This commentary originally appeared at 8:28 a.m. EST on Feb. 20 on Real Money Pro -- for access to all of legendary hedge fund manager Doug Kass's strategies and commentaries, click here.
All the market optimism surrounding rising retail fund flows into U.S. stock funds and heightened M&A activity brings us to a segment in my diary that I like to call Really!?! With Dougie (a takeoff on Really!?! With Seth & Amy, an old Weekend Update routine on "Saturday Night Live."
Really!?! Mr. Market?
So individual investors, after taking $400 billion out of domestic equity funds since 2007, have waited to buy into the U.S. stock market until January 2013 after the S&P 500 has more than doubled?
Really!?! Retail investors? Really!?!
And some of you bulls think stocks will rise because of a great rotation out of bonds and into stocks by the retail investor? Really!?! Bulls? Really!?!
As demonstrated in the chart above, the unassailable fact is that there is no documented correlation between retail investor inflows into domestic equities and the overall level of stock prices.
From 2007 to 2012 the S&P 500 saw a total of 40 individual months of price appreciation, 20 of these months experienced negative total equity fund flows. The correlation between monthly S&P returns and domestic equity fund flows is a meager 0.073.
In the 29 months of positive total equity fund flows during that same period, nine of those months had negative SPDR S&P 500 ETF Trust (SPY) returns -- that's 31% of the data points. In the aggregate since 2008 total equity fund flows have been down $400 billion while the SPY has appreciated nearly 75%.
Really!?! Bulls? Really!?!
And those of you who feel that heightened merger and acquisition activity likely presages the next bull market move because it is indicative of an expression of rising business confidence -- Really!?!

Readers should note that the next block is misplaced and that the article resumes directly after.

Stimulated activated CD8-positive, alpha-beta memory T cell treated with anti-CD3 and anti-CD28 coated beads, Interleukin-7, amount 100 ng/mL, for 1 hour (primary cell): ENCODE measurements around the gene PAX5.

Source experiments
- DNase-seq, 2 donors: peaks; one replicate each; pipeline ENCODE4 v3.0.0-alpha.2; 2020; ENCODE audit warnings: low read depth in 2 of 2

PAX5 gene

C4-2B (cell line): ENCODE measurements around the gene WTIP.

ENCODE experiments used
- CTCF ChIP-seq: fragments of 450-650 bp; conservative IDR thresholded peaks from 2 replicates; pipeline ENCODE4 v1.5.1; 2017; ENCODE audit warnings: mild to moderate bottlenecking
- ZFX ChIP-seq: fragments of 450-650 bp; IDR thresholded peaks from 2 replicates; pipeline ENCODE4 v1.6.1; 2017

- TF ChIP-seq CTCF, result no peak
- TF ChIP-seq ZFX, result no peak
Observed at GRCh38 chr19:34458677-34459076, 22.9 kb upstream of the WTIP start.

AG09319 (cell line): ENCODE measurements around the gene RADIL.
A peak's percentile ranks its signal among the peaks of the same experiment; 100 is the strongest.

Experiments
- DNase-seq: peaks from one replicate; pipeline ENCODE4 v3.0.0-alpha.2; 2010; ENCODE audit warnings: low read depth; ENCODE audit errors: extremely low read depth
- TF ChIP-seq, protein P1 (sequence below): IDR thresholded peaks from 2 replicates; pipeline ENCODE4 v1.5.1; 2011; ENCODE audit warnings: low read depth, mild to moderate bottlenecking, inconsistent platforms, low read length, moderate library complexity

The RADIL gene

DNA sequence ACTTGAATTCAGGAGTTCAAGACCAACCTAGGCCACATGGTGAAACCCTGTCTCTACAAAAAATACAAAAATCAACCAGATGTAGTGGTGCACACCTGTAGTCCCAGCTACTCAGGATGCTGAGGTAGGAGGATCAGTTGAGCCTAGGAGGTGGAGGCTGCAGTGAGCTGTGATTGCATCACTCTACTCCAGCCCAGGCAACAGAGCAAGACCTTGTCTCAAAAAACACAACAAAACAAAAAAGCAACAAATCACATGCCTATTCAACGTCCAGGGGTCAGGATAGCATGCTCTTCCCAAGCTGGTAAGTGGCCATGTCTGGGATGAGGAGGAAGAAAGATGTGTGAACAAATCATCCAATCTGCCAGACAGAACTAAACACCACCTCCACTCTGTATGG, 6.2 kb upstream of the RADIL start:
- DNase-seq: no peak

An increase in mergers, just like retail investors' inflows into domestic equity funds, is a lagging, not leading, indicator. A rise in M&A activity almost always follows a rising market and rarely leads a rising market.
The frequency of takeovers tells us nothing about the future direction of the market. It is but a talking point for the bulls.
Really!?! Warren Buffett? Really!?!
To all those managements that have now gotten more aggressive in buying back their company's stock and/or are suddenly enticed to acquire: Where were you when the S&P 500 was at 1100, 1200 or even 1300?
Really!?! Managements? Really!?!
One of the more important points made in the above "SNL" parody is that there is little relationship between the price of the S&P 500 and domestic equity fund inflows.
I have long written that the great rotation is a bogus concept and not to count on individual investor.
I prove this with the help of Seabreeze's analyst interns (Nick Pollari and Kelley Hopkins) who have performed an analysis of the relationship between stock prices and fund flows from February 2007 to December 2012.
Below is our research output.
Correlation between monthly S&P returns and: